Combine the like surd terms by adding or subtracting.

### Example 7: two surds need to be simplified

Simplify

$\sqrt{75}+\sqrt{50}$

Check whether the terms are ‘like surds’.

If they aren’t like surds, simplify each surd as far as possible.

Combine the like surd terms by adding or subtracting.

### Example 8: a sum containing non-surds

Simplify

$\sqrt{90}+\sqrt{64}-\sqrt{40}$

Check whether the terms are ‘like surds’.

If they aren’t like surds, simplify each surd as far as possible.

Combine the like surd terms by adding or subtracting.

### Common misconceptions

• Remember that a root with no integer coefficient is ‘1 lot’ of that surd

As in algebra, we understand that a actually means 1a.

• Don’t mix up addition and multiplication laws

$\sqrt{3}+\sqrt{3}=2 \sqrt{3}$

$\sqrt{3} \times \sqrt{3}=\sqrt{9}=3$

Refer back to knowledge of algebra to help:

a + a = 2a and a × a = a2.

• Not simplifying each surd fully

As in example 6 above, if we don’t simplify each surd fully, it may look like the surds cannot be simplified to give ‘like surds’.

• Trying to combine unlike surds

It’s OK to leave an answer with more than one surd in it if it will not simplify further.

Adding and subtracting surds is part of our series of lessons to support revision on surds. You may find it helpful to start with the main surds lesson for a summary of what to expect, or use the step by step guides below for further detail on individual topics. Other lessons in this series include:

### Practice adding and subtracting surds questions

1. Simplify:

3 \sqrt{11}+2 \sqrt{11}-\sqrt{11}

6 \sqrt{11}

4 \sqrt{11}

7 \sqrt{11}

5 \sqrt{11}

Already in like surd form; 3+2-1=4 .

2. Simplify:

3\sqrt{5}-2\sqrt{3}+4\sqrt{3}

3 \sqrt{5}+2 \sqrt{3}

5 \sqrt{15}

-24 \sqrt{15}

3 \sqrt{5}-2 \sqrt{3}

We can only collect the ‘like’ root 3 s; 4-2=2 .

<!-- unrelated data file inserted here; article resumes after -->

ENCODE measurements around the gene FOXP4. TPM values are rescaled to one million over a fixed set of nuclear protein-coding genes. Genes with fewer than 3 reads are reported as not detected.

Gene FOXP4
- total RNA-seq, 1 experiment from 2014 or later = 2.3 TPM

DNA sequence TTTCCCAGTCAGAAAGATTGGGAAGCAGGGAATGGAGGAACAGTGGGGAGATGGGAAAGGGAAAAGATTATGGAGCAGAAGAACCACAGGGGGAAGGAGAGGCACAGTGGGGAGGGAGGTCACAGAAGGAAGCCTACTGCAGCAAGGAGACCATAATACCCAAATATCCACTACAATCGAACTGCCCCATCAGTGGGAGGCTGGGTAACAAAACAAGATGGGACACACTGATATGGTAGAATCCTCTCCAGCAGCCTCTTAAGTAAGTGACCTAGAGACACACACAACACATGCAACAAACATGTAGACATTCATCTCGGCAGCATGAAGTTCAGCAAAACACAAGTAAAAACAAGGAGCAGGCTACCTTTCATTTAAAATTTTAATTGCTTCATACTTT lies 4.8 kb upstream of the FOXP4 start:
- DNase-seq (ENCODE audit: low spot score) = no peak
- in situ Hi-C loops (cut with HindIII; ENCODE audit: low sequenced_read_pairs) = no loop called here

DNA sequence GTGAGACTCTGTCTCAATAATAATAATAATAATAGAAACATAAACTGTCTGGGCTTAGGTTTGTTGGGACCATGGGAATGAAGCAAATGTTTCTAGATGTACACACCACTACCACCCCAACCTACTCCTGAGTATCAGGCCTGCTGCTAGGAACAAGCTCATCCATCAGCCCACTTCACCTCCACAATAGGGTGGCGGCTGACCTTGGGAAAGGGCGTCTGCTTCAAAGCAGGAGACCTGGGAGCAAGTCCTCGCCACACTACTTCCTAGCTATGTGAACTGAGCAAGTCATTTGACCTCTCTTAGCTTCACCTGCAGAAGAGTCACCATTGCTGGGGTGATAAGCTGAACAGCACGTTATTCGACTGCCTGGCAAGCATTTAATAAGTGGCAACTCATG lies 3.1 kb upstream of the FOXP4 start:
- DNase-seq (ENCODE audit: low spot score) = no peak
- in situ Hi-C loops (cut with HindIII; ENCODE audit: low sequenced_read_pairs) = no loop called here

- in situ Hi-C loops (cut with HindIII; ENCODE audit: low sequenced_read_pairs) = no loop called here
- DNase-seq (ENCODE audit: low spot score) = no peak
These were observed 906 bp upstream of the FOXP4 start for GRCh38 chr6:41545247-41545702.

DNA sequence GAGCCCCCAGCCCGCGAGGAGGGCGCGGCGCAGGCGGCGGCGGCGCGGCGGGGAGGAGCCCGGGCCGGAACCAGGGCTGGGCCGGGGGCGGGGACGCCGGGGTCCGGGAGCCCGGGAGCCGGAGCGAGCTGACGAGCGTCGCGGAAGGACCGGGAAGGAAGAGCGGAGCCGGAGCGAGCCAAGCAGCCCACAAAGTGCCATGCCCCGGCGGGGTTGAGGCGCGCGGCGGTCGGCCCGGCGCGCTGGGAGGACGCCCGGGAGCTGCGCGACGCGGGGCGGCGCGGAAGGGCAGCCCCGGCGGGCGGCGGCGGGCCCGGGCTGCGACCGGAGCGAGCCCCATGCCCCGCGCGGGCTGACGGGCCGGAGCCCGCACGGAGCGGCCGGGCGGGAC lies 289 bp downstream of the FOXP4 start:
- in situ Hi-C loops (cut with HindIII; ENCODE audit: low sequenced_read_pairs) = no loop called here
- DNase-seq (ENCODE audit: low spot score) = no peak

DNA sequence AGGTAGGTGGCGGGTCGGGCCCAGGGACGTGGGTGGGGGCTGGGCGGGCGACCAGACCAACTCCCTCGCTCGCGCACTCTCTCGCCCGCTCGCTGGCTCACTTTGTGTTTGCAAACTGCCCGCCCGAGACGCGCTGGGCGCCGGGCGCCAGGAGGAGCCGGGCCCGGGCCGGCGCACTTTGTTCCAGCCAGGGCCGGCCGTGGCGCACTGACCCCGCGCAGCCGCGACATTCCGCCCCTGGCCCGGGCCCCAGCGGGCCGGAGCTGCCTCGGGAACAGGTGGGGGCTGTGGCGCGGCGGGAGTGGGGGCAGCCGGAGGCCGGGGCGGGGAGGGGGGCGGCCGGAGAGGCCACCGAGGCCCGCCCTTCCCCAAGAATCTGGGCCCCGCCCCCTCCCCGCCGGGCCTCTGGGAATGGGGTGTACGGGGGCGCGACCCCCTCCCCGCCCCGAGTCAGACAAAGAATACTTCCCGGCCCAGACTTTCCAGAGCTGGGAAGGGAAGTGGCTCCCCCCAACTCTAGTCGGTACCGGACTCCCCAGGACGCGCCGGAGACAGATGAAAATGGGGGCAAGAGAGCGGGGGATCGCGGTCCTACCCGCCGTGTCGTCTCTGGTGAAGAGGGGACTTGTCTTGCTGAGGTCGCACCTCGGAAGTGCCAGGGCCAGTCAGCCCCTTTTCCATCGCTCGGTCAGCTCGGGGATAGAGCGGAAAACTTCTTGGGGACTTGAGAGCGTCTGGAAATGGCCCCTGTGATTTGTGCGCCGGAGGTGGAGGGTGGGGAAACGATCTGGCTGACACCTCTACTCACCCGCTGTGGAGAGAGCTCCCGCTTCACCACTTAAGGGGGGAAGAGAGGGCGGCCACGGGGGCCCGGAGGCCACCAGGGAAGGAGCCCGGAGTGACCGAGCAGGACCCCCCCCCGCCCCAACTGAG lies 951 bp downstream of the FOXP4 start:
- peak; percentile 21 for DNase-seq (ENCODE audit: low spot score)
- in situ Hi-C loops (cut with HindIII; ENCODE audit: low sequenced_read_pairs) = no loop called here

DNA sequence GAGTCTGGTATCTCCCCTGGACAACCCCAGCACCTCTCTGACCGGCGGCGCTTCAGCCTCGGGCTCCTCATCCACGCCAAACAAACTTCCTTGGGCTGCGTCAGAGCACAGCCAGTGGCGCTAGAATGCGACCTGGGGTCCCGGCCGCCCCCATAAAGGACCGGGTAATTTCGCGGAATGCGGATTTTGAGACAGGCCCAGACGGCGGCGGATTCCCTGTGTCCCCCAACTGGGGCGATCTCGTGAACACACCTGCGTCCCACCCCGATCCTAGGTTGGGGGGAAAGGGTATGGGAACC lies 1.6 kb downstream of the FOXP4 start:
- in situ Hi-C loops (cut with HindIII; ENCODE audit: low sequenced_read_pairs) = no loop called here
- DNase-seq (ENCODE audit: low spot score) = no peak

3. Simplify:

\sqrt{11}+\sqrt{44}

5\sqrt{11}

\sqrt{55}

3\sqrt{11}

11 \sqrt{5}

4 is a square factor of 44 , so use this to simplify root 44 . There’s then a like surd of root 11 .

4. Simplify:

\sqrt{54}-\sqrt{24}

\sqrt{30}

6\sqrt{30}

6\sqrt{6}

\sqrt{6}

9 is a square factor of 54 and 4 is a square factor of 24 . When you simplify both roots, there’s a like surd of root 6 .

5. Simplify:

3\sqrt{20}-\sqrt{50}

3\sqrt{1000}

6-\sqrt{10} \sqrt{5}

6\sqrt{5}-5\sqrt{2}

6\sqrt{10} \sqrt{5}

When both surds are fully simplified, they are not like surds. We just write the answer as the subtraction with simplified surds.

6. Simplify:

3 \sqrt{16}+\sqrt{50}-\sqrt{8}

12+5 \sqrt{10}-2 \sqrt{2}

12+3 \sqrt{2}

\sqrt{2}(3+3 \sqrt{8})

12-3 \sqrt{2}

Root 16 is not a surd, so we work out 3\times4=12 . Then, looking at the surds, when both are simplified, there is a like surd of root 2 . We combine these two surds.

### Adding and subtracting surds GCSE questions

1. Express \sqrt{6}+\sqrt{54} in the form a \sqrt{6} where a is an integer.

(2 marks)

Show answer

\sqrt{54}=\sqrt{9} \times \sqrt{6}

(1)

\sqrt{6} + \sqrt{54} =4\sqrt{6} (a=4)

(1)

2. Simplify fully \sqrt{32}+\sqrt{2}

(2 marks)

Show answer

\sqrt{32}=\sqrt{16} \times \sqrt{2}

(1)

5 \sqrt{2}

(1)

3. Write \sqrt{40}+\sqrt{160} in the form a \sqrt{10}

(3 marks)

Show answer

\sqrt{40}=\sqrt{4} \times \sqrt{10}

(1)

\sqrt{160}=\sqrt{16} \times \sqrt{10}

(1)

\sqrt{40} + \sqrt{160} =6\sqrt{10} (a=6)

(1)

## Learning checklist

You have now learned how to:

• Add and subtract surds